I promised that I would tell you who murdered Amelia Price today, but it’s been a long day for me, and I’m very tired. I hope you won’t mind if I tell you tomorrow. I want to write about reading protocols in that post as well, and right now I can’t think all that clearly – not clearly enough to write about something so complex. (In case you can’t tell, I’ve been working on revising a dissertation chapter. There are days when I’m not sure how I’m going to make it through this summer.)
Instead, I’m going to repost an announcement that came out today from Simon & Schuster. This was the press release:
SIMON AND SCHUSTER BOOKS FOR YOUNG READERS TO PUBLISH NEW ANTHOLOGY BASED ON THE CLASSIC JOHN CARTER OF MARS SERIES BY EDGAR RICE BURROUGHS
New York, NY, May 19, 2011
Simon & Schuster Children’s Publishing announced today it will publish a new original anthology called The New Adventures of John Carter of Mars, edited by John Joseph Adams and based on the characters created by Edgar Rice Burroughs. Publication will be in the spring of 2012 and will coincide with the 100th anniversary of A Princess of Mars, the first book to feature John Carter. The anthology envisions all-new adventures set in Edgar Rice Burroughs’ fantastical version of Mars (known in the series as “Barsoom.”) This anthology not only imagines new or the lost adventures of John Carter, but also explores the other characters and niches not fully explored by Burroughs. David Gale is the acquiring editor, and Joe Monti of Barry Goldblatt Literary Agency brokered the deal. Simon & Schuster holds World English rights.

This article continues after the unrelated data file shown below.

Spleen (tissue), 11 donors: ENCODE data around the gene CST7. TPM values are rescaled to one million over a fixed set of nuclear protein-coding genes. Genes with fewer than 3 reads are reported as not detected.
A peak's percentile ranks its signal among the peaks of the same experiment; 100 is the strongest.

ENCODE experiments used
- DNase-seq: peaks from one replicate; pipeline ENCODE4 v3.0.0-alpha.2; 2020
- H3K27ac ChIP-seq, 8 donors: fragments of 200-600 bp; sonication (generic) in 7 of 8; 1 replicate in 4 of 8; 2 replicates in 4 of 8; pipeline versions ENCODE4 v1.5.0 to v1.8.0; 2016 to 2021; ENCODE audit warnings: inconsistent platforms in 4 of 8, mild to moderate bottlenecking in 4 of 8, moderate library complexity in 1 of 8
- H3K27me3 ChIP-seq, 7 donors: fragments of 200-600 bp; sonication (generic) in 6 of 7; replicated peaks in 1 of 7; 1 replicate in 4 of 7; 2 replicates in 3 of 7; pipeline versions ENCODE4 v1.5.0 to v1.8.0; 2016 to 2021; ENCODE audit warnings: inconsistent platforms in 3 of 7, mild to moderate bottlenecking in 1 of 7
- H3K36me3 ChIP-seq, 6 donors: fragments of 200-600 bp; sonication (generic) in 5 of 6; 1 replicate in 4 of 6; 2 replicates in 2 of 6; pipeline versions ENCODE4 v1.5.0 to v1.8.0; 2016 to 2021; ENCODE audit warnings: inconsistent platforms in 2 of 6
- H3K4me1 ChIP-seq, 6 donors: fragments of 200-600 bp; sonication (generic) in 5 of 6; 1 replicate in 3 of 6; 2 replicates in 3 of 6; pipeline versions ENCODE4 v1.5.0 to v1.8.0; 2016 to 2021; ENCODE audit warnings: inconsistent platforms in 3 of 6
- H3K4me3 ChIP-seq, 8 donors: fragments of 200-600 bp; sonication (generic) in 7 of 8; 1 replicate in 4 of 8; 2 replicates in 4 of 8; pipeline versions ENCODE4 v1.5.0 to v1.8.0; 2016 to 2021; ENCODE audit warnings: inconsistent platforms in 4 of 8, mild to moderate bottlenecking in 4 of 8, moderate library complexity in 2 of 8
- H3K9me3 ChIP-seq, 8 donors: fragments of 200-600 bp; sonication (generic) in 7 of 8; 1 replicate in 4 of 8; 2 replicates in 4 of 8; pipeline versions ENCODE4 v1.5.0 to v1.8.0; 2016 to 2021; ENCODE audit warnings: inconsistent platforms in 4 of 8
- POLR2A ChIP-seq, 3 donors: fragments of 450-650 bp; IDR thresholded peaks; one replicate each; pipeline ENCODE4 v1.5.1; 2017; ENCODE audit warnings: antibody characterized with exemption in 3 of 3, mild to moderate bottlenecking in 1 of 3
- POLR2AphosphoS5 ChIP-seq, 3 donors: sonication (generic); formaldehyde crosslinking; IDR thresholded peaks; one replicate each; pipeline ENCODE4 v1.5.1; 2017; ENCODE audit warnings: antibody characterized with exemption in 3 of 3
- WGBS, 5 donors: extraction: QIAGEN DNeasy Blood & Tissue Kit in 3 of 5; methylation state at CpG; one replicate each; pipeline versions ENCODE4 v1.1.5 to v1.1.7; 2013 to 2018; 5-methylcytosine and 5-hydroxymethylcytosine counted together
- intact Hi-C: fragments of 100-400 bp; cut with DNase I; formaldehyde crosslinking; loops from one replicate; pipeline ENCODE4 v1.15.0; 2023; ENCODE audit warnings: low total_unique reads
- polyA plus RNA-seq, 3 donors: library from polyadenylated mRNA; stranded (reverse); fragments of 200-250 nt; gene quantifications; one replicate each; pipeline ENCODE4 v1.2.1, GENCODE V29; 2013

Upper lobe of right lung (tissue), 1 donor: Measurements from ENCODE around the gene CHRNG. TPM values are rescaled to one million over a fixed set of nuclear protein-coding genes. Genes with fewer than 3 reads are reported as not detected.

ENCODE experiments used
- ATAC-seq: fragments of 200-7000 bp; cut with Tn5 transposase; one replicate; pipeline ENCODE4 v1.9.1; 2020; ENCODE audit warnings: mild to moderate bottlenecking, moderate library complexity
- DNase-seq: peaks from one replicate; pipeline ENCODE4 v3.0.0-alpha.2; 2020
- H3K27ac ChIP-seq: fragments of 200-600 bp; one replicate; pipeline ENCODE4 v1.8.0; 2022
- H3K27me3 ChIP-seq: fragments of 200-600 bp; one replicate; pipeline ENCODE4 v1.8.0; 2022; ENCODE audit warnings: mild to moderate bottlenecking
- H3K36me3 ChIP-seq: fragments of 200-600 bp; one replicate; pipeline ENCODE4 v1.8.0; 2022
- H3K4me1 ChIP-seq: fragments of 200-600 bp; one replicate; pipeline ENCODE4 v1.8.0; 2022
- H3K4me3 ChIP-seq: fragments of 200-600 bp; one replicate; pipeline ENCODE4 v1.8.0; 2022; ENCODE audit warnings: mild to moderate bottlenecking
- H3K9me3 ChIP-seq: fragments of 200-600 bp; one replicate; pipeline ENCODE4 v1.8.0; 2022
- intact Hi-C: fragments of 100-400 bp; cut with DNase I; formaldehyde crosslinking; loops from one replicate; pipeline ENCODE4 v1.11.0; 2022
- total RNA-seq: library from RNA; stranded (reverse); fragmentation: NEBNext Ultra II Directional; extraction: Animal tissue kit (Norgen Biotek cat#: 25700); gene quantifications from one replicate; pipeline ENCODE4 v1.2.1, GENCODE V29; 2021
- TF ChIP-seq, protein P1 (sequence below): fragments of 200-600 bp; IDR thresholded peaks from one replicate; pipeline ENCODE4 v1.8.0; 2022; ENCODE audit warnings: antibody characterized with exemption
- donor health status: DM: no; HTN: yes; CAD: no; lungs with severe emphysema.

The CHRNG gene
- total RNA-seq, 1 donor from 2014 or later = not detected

Celebrated fantasy writer Tamora Pierce will write the foreword to the anthology, and John Joseph Adams will write the introduction and header notes. The collection will include stories by Joe R. Lansdale; Jonathan Maberry; David Barr Kirtley; Peter S. Beagle; Tobias S. Buckell; Robin Wasserman; Theodora Goss; Genevieve Valentine; L. E. Modesitt, Jr.; Garth Nix; Chris Claremont; S. M. Stirling; Catherynne M. Valente; and Austin Grossman. There will also be a “Barsoomian Gazetteer,” a who’s who and what’s what on Barsoom, written by science fiction author and noted Barsoom expert Richard A. Lupoff. In addition, each story will feature an original illustration by noted artists such as Charles Vess, John Picacio, Michael Kaluta, and Misako Rocks.
At the same time, Simon & Schuster Books for Young Readers will publish John Carter of Mars, a bind-up of the first three John Carter books: A Princess of Mars, The Warlord of Mars, and The Gods of Mars, with all-new illustrations by Mark Zug, Scott Fischer, and Scott Gustafson.
“I still vividly recall the summer as a teenager that I read all eleven of Edgar Rice Burroughs’ Mars novels in one enthusiastic gulp,” said Jon Anderson, Executive Vice President and Publisher of Books for Young Readers. “The opportunity to revisit that experience with new stories from this stellar roster of authors was too much to resist!”
Doesn’t that sound like fun? I saw the announcement on IO9, and then I saw a blog post about it on Cinerati. In that blog post, Christian Lindke wondered what sorts of stories this specific lineup of writers would come up with, since they (we) are such a diverse bunch, and specifically said, “I have no idea what Theodora Goss’ version of planetary romance is.”
Well, I’m not going to tell you anything about my story yet, other than the title: “Woola’s Song.” But it’s an interesting question, isn’t it? I think that I am, actually, becoming known for a certain type of story, for a certain sort of literary fantasy. And so you would wonder what I could come up with in a John Carter universe. I will say that John Joseph Adams asked me to participate in this anthology after reading my story “Child-Empress of Mars” in Interfictions, and this story is absolutely nothing like that one. Nevertheless, it’s very much the sort of story I would write. I can’t wait for people to read it and tell me what they think.
I’ll tell you more about it when the book comes out, but you know, I’m interested myself: what did Peter Beagle, Genevieve Valentine, and Catherynne Valente come up with? They are not at all the sorts of people I would associate with planetary romance either. I can’t wait to see . . .